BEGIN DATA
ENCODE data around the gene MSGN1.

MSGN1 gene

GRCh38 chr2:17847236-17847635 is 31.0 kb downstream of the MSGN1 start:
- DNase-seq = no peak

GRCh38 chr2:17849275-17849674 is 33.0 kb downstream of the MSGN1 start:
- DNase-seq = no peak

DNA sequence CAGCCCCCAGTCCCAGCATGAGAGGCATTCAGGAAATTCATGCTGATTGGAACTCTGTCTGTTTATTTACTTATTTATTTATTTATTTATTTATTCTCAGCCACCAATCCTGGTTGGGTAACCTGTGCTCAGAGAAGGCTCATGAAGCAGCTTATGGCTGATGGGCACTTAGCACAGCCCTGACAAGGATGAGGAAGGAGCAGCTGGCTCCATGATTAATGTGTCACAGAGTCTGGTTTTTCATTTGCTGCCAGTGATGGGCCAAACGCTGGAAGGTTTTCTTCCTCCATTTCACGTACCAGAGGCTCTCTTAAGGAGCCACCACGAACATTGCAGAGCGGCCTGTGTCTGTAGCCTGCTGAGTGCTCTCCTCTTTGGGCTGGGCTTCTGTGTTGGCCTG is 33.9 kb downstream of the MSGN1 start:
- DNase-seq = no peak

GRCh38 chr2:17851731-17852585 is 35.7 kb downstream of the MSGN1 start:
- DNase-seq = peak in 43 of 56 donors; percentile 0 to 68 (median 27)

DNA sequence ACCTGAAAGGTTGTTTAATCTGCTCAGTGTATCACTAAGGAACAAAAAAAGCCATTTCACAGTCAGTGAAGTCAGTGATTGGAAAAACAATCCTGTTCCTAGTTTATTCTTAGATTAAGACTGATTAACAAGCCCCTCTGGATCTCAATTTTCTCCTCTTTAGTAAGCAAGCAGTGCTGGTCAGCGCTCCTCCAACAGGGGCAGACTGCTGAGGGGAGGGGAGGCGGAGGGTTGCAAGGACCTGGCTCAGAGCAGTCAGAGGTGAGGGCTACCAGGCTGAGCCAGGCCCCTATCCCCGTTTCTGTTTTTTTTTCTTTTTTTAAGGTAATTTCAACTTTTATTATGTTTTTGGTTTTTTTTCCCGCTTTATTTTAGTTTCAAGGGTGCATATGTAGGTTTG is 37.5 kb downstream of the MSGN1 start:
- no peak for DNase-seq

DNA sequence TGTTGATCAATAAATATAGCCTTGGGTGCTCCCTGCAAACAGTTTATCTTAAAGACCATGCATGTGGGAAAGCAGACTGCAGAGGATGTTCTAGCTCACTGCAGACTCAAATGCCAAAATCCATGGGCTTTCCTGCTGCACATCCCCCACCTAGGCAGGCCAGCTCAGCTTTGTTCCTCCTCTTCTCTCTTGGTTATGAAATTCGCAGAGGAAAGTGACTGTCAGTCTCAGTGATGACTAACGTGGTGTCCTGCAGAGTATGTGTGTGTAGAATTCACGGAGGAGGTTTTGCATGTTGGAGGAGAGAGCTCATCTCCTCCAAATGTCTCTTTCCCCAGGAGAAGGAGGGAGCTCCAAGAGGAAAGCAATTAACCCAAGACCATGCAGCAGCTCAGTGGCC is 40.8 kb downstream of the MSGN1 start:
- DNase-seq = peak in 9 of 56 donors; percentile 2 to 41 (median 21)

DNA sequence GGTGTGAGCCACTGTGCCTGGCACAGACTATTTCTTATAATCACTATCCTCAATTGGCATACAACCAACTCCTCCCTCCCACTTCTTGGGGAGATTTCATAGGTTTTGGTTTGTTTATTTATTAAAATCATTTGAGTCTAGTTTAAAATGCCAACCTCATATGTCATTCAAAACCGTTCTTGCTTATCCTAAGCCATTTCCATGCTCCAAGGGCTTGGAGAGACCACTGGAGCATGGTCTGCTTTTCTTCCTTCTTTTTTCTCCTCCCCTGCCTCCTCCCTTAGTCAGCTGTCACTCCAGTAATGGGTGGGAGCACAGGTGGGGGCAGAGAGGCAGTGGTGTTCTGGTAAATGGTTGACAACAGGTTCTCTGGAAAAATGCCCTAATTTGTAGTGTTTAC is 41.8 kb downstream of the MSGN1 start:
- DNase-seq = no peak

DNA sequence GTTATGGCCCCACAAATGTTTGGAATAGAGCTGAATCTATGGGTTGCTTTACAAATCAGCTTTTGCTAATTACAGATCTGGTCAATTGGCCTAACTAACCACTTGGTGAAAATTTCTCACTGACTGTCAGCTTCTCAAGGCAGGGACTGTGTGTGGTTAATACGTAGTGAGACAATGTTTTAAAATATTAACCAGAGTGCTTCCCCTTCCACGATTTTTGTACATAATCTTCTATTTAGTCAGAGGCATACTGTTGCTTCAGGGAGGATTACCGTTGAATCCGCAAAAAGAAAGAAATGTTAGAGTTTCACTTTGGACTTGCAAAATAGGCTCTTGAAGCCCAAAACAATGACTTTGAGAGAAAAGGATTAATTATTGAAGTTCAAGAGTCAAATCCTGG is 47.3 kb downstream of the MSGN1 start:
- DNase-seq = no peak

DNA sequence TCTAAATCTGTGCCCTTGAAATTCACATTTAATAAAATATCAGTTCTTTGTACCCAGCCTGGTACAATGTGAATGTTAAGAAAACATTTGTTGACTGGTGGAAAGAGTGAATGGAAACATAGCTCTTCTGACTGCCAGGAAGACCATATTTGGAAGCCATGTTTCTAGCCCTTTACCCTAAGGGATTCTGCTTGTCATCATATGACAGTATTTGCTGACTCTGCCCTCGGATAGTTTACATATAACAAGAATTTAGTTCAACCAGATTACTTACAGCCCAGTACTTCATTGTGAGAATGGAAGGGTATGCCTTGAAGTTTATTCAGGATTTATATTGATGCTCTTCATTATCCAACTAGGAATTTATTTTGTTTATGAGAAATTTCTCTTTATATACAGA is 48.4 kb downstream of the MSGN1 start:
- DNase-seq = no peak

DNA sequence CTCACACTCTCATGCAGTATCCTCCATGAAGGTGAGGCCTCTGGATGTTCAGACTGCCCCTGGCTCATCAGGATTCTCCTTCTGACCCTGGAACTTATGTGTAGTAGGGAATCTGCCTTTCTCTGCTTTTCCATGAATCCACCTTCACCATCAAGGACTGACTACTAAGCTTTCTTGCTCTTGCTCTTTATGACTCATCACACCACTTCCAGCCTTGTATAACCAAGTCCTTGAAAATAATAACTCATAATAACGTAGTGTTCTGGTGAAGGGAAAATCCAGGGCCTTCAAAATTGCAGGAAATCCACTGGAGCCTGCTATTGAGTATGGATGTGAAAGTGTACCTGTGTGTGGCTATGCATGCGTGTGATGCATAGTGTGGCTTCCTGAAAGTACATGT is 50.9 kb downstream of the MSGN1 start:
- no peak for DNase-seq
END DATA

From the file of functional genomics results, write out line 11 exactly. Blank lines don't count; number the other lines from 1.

DNA sequence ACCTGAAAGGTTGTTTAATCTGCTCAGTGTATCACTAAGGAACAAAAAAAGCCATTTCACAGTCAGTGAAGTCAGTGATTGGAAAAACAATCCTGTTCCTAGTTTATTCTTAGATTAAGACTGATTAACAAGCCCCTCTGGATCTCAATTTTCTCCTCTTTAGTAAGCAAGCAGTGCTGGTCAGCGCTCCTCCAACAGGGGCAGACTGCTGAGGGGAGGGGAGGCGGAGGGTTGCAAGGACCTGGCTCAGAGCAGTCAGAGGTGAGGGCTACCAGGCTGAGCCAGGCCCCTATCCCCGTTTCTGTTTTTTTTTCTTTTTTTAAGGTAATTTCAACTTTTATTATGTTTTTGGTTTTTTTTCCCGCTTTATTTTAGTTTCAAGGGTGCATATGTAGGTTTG is 37.5 kb downstream of the MSGN1 start: